>> I guess what I'm really asking, though, is: what's the point of having
>> separate bootstrap and long-term keys?
> For an in-line exchange there is no benefit.
>
> If you look at how a static QR code might contain a key it becomes more
> complicated and this printed key might be called a "bootstrap key² if it
> is not the long-term key.

   Are you saying that "bootstrap key" cannot be "long-term key"? Is that
part of DPP?
>
> On this type of bootstrapping, there are several different use cases with
> very different requirements:
>   - a static unchanging key associated directly with a device
>     (a QR code printed on a device where the QR code data is associated
> with a long-term key)
>   - a dynamic key that is used once to introduce devices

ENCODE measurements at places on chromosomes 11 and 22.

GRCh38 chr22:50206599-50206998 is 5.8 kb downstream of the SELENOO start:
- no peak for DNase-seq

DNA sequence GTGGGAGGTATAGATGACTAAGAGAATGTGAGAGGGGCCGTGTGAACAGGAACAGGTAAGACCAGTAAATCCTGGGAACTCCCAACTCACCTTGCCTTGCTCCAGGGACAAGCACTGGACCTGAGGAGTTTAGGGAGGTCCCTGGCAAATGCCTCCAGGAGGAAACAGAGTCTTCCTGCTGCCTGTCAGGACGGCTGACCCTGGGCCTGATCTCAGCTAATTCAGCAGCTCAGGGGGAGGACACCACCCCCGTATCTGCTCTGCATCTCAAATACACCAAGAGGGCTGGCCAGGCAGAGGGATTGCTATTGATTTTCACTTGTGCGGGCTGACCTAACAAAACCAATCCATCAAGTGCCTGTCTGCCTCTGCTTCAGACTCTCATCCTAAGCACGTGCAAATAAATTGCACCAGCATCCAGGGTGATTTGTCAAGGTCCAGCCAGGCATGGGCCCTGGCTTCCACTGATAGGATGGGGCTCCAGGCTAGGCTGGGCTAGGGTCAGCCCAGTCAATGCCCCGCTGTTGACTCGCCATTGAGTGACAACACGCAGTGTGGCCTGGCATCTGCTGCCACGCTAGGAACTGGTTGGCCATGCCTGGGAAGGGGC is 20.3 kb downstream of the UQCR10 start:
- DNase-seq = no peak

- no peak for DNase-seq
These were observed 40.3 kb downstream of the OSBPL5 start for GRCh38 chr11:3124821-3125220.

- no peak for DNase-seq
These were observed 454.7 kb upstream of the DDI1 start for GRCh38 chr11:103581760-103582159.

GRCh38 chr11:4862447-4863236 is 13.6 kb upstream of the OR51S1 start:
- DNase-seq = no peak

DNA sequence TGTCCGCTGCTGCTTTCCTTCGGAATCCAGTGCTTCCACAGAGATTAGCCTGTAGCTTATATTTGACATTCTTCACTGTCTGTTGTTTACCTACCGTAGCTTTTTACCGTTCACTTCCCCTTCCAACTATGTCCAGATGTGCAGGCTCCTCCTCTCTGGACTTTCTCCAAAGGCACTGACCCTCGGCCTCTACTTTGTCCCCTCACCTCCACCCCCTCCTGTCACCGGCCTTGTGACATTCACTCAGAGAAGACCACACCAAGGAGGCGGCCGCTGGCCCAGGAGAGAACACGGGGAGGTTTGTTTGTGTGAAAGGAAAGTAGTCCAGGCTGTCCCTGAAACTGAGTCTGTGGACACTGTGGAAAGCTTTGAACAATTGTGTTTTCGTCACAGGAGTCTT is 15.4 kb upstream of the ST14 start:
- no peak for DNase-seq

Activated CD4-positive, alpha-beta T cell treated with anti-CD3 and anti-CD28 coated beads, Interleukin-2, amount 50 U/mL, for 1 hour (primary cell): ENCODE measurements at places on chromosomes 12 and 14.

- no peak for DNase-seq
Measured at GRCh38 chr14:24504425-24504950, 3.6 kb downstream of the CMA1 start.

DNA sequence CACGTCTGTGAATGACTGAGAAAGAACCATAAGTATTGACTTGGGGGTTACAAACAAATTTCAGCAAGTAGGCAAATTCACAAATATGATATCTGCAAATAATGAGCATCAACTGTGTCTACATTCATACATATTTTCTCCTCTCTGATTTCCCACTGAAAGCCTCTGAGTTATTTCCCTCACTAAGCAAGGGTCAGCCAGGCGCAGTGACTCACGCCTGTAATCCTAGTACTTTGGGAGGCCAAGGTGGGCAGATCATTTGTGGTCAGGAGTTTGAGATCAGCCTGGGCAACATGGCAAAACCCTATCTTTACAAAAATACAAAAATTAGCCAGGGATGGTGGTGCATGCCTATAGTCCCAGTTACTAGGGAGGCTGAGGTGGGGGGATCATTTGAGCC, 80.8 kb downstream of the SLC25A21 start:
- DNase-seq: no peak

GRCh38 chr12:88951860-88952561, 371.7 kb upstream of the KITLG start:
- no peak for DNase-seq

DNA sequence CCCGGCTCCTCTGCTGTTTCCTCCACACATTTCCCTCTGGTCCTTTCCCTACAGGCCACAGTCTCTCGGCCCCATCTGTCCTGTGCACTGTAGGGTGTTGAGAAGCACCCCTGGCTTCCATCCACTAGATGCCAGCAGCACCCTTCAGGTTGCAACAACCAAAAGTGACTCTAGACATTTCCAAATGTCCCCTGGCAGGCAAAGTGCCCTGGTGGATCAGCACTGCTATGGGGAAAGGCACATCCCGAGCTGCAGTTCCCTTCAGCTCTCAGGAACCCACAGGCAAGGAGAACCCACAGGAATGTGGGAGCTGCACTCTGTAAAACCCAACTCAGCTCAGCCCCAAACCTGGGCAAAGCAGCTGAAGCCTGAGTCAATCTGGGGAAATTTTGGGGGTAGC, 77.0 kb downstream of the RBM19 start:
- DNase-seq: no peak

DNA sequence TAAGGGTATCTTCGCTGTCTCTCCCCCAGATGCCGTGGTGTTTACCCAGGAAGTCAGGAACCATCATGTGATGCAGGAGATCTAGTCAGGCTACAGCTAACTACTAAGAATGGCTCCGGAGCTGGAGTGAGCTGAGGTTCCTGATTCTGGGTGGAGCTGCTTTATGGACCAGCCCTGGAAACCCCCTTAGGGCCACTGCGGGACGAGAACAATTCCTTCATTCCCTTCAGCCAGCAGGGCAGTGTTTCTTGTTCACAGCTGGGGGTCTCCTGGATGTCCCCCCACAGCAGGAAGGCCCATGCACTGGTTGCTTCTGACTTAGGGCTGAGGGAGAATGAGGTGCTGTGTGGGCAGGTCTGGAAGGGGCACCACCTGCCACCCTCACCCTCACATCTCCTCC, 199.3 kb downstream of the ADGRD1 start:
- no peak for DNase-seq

>     (e.g. A one-time QR code displayed on a TV screen where the QR code
> data is associated with a long-term key)
>
> Given the above, and working to avoid the term Œbootstrap¹, there are
> three types of public keys required:
>   - ephemeral keys that are used only once
>   - long-term identity keys that are used for access control and
> authorization
>   - long-term hardware keys that are bound to a physical device
>
> The latter two key types should not be the same key for most consumer
> devices. The hardware oriented key is fixed and not reset when devices are
> reset. An Œidentity¹ key should be reset as it is used by other systems to
> determine access control and authorization decisions.
>
> This implies that devices may need to support and demonstrate ownership of
> multiple long-term keys. For example:
>
>      R_A --->
>      <--- R_B, { (proof, P_B), (proof, P_hw_B) ... }
>      { (proof, P_A), (proof, P_hw_A) ... } --->
>      <--- { Š }

   Now the intricacies of the math compound due to you sending multiple
public keys under protection of... well not sure. It's impossible to
analyze this.

   regards,

   Dan.